Since there were significant associations of different epistaticmodels with HIV status, a visual inspection of OR (with 95% CI) resulting from the adjusted analyses between genotypic combinations of the two SNPs and HIV was performed to identify patterns and, possibly, elaborate further epistatic models. Larger (and similar to one another) OR values were observed for the genotypic combinations R72R G309G and P72PT309T than for the rest (figure 1). This pattern indicates thata different epistatic effect may be underlying the observed associations. Therefore, an additional model was elaborated to reflect the following epistatic relationship: a double dominant effect that both affects disease risk and blocks a “hidden” additional recessive effect, which is manifested in the presence of a homozygous-wild homozygous-variant genotypic combination (which could be called double dominant epistasis with blocked recessive effects). Such model was tested in categorical [assuming distinct effects for the following genotypic combinations: R72R T309T (reference); R72P _309G_, _72_ T309G and P72P G309G; and R72R G309G and P72P T309T] and in numeric (i.e., linear tendency) forms, hereafter referred to as models 9.1 and 9.2, respectively. Even stronger associations than the previous ones were observed for models 9.1 [genotypic combinations R72P _309G_ - _72_ T309G - P72P G309G and R72R G309G - P72P T309T, respectively; crude: OR (95% CI), 2.43 (1.15-5.77) and 6.87 (2.72-18.91); P<0.001; adjusted: OR (95% CI), 2.47 (1.12-6.06) and 7.08 (2.59-21.01); P = 0.001] and 9.2 (crude: OR (95% CI), 2.66 (1.67-4.35); P<0.001; adjusted: OR (95% CI), 2.68 (1.62-4.60); P<0.001].
We investigated,for the first time in the epidemiological setting, the evidence linking p53 and MDM2 with HIV,as well aspotential implications of SNPs in the p53 pathway for HPV-related outcomes others than cancer development and/or progression. Analyses of epistatic models provided evidence for a novel mechanism linking the p53 pathway with HIV infection status. Interestingly, we observed large effect sizes for the epistatic models (achieving notably low P-values in a relatively small sample). This contrasts with a recent GWAS involving 6300 cases and 7200 controls that tested approximately 8 million common variants, which suggested that host genetic influences on HIV acquisition are either rare or have very small effects (notdetectable given the study power) . In our study, all genotypic combinations of the epistatic model 9.1 had a relatively high prevalence [R72R T309T: 50 (20.0%); R72R G309G - P72P T309T: 20 (8.0%) and the remaining genotypic combinations: 180 (72.0%) in HIV-positive and R72R T309T: 8 (8.0%); R72R G309G - P72P T309T: 22 (22.0%) and the remaininggenotypic combinations: 70 (70.0%) in HIV-negative women] and large effect sizes (OR, others: 2.47; R72R G309G - P72P T309T: 7.08). Indeed, when comparing our findings with the cited GWAS studies on HIV acquisition, , our effect sizes are larger than all of the OR of statistically-significant SNPs reported in these studies, with one exception (OR, 9.51) thatwas observed in an exploratory phase of the analyses but was markedly decreased in the expanded and external validation analyses (2.67 and 1.69, respectively) . This observation reinforces the importance of analyzing epistasis even in genome-wide scalestudies , .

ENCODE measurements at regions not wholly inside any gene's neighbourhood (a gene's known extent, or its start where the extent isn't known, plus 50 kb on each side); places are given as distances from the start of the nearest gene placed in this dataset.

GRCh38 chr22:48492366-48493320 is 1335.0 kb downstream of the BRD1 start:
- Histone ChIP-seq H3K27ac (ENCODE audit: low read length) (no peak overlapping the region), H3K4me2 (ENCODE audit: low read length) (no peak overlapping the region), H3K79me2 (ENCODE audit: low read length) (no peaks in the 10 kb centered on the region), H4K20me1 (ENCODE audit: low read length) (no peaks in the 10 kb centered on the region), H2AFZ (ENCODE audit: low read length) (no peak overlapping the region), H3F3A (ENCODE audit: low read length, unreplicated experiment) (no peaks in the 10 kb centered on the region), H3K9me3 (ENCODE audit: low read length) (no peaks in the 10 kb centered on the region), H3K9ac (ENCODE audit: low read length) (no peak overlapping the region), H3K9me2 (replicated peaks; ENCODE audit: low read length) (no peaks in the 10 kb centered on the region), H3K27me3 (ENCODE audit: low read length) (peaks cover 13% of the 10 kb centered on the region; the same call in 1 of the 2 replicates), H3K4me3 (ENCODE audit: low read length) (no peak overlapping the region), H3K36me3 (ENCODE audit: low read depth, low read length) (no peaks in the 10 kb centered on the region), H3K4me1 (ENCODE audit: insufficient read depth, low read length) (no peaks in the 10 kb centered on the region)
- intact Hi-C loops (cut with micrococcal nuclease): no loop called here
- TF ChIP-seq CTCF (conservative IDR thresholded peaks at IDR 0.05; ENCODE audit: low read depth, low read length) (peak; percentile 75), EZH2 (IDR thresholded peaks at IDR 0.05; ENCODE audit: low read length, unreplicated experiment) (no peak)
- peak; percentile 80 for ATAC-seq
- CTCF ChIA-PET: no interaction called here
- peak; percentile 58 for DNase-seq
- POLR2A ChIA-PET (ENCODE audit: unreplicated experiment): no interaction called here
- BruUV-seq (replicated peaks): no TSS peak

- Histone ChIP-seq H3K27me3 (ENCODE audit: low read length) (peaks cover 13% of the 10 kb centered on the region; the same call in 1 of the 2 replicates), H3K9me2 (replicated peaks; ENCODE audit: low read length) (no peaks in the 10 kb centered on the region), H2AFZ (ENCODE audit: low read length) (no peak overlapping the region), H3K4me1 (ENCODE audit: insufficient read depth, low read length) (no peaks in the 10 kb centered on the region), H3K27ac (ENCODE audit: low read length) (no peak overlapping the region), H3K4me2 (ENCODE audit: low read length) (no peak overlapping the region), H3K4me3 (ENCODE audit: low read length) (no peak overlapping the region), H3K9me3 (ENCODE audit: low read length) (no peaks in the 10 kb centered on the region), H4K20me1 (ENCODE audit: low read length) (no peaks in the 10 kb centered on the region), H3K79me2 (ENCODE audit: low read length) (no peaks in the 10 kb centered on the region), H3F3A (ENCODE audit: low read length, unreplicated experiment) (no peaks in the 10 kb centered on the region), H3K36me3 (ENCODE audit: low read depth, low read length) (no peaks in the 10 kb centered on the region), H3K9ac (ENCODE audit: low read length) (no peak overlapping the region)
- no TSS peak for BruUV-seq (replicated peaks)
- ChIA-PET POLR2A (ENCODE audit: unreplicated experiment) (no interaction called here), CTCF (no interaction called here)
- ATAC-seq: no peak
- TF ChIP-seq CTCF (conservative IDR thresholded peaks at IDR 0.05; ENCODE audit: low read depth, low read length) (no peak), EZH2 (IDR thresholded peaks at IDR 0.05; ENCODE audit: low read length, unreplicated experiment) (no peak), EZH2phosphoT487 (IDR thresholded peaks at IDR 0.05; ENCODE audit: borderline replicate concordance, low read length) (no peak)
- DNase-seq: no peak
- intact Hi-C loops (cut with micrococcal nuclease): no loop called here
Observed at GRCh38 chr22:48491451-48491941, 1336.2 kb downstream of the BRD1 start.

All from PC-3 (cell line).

An important consideration is that we found relatively weak associations of epistatic models with HPV-related outcomes (especially for HPV status), which would not be expected given their strong associations with HIV status. While very strong associations were found between some epistaticmodels and HIV status, there were no associations of models 9.1 and 9.2 with HPV status and HPV oncogenic risk (data not shown). It is conceptually difficult to conceive a factor causally involved in HIV status but not with HPV status when this is not adjusted for in the analysis (unless HIV status does not have a causal effect on HPV status). However, this issue does not invalidate our findings, since they are unlikely to be caused by confounding (discussed below) or chance alone (the P-values for models 9.1 and 9.2 were very low).
An important limitation of our study was the sample size (which increase was not possible due to practical/logistic reasons). Power analysesshowed that, as expected, there was generally low power (power <0.80) when HPV oncogenic risk was the dependent variable (power <0.80) for single-SNP and epistasis analyses (due to reduced sample size) alike. For the former (table S6), associations involving OR<2 and performed under the recessive model (of which the exposure prevalence is smaller than of other genetic effects) were also generally underpowered. For the latter (table S7), power was also reduced for associations involving OR<3 and for several models when HIV status was the dependent variable. These results, in addition to the partial redundancy of some genetic/epistatic models, are reflected in the several marginal associations observed. Although these observationsillustrate that our analyses were underpowered under some circumstances, they support the causality of our associations, since the effect sizes were large enough to achieve statistical significance even in a small sample. This is particularly illustrated in the epistatic model 9.1: while power analyses indicate low power when HIV status was the dependent variable, very strong associations were observed due to the large OR values.